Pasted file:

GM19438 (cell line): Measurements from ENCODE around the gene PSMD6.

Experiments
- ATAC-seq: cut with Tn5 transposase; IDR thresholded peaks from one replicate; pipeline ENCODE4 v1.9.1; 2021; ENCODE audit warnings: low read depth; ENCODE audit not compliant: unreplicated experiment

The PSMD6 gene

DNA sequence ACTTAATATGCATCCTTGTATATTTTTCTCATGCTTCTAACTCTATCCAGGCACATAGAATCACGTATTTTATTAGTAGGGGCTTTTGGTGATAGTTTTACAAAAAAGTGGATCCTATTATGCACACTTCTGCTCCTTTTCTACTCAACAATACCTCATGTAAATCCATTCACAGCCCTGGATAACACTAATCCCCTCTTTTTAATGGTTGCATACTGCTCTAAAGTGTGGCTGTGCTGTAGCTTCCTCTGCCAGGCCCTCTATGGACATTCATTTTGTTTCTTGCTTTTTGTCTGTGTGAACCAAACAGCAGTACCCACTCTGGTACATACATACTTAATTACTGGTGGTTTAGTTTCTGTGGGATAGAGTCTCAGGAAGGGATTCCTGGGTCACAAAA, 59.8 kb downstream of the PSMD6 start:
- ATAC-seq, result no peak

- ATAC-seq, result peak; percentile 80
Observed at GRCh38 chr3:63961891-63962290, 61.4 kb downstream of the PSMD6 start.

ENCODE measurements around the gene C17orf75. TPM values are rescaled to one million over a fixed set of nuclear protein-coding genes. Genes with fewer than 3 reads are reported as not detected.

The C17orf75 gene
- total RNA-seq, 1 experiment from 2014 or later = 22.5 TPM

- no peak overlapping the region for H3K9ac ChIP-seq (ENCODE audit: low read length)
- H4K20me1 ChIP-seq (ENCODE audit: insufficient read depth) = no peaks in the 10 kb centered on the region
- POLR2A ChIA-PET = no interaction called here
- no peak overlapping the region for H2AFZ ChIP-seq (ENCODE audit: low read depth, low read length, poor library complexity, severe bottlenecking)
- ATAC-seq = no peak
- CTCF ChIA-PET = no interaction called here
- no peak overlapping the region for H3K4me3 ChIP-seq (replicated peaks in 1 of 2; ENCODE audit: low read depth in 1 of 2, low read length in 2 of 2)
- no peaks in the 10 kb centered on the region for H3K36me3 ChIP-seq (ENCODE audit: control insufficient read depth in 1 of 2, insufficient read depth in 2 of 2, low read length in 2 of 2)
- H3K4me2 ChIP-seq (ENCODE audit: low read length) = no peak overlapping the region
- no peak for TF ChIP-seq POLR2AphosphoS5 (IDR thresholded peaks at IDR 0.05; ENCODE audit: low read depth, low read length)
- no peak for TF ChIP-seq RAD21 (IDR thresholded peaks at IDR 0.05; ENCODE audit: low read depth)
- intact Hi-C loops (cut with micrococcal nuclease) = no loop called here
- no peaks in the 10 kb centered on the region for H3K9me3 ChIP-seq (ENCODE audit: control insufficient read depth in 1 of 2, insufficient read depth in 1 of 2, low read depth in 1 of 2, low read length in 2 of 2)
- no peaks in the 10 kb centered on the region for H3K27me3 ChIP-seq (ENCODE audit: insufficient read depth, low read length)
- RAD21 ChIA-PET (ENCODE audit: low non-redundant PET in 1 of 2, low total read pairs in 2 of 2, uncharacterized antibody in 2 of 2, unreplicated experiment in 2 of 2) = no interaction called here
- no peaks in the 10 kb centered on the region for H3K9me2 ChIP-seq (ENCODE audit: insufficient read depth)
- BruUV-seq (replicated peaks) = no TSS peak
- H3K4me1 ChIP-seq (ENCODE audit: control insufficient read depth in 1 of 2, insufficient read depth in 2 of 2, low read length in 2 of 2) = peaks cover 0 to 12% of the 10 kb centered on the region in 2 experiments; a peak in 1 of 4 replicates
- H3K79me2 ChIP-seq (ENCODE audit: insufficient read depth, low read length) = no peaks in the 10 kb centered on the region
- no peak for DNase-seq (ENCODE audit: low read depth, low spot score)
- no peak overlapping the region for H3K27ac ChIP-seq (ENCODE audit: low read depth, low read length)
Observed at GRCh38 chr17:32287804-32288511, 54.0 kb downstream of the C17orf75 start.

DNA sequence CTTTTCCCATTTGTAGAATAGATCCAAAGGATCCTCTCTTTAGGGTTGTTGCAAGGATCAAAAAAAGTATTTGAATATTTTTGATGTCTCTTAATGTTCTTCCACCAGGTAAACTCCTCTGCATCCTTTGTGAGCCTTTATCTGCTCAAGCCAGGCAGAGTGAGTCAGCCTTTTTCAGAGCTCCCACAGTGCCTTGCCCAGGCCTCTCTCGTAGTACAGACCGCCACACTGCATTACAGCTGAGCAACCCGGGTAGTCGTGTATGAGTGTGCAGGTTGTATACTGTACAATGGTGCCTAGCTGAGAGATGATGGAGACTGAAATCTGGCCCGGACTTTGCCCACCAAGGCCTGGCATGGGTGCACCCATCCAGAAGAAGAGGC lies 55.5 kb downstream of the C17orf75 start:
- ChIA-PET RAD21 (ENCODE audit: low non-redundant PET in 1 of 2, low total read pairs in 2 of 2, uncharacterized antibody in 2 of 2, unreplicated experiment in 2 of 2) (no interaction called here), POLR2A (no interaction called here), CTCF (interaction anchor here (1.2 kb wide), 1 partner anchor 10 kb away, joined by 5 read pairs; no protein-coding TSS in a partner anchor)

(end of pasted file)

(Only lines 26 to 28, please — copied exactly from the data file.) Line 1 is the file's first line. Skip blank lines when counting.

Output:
- RAD21 ChIA-PET (ENCODE audit: low non-redundant PET in 1 of 2, low total read pairs in 2 of 2, uncharacterized antibody in 2 of 2, unreplicated experiment in 2 of 2) = no interaction called here
- no peaks in the 10 kb centered on the region for H3K9me2 ChIP-seq (ENCODE audit: insufficient read depth)
- BruUV-seq (replicated peaks) = no TSS peak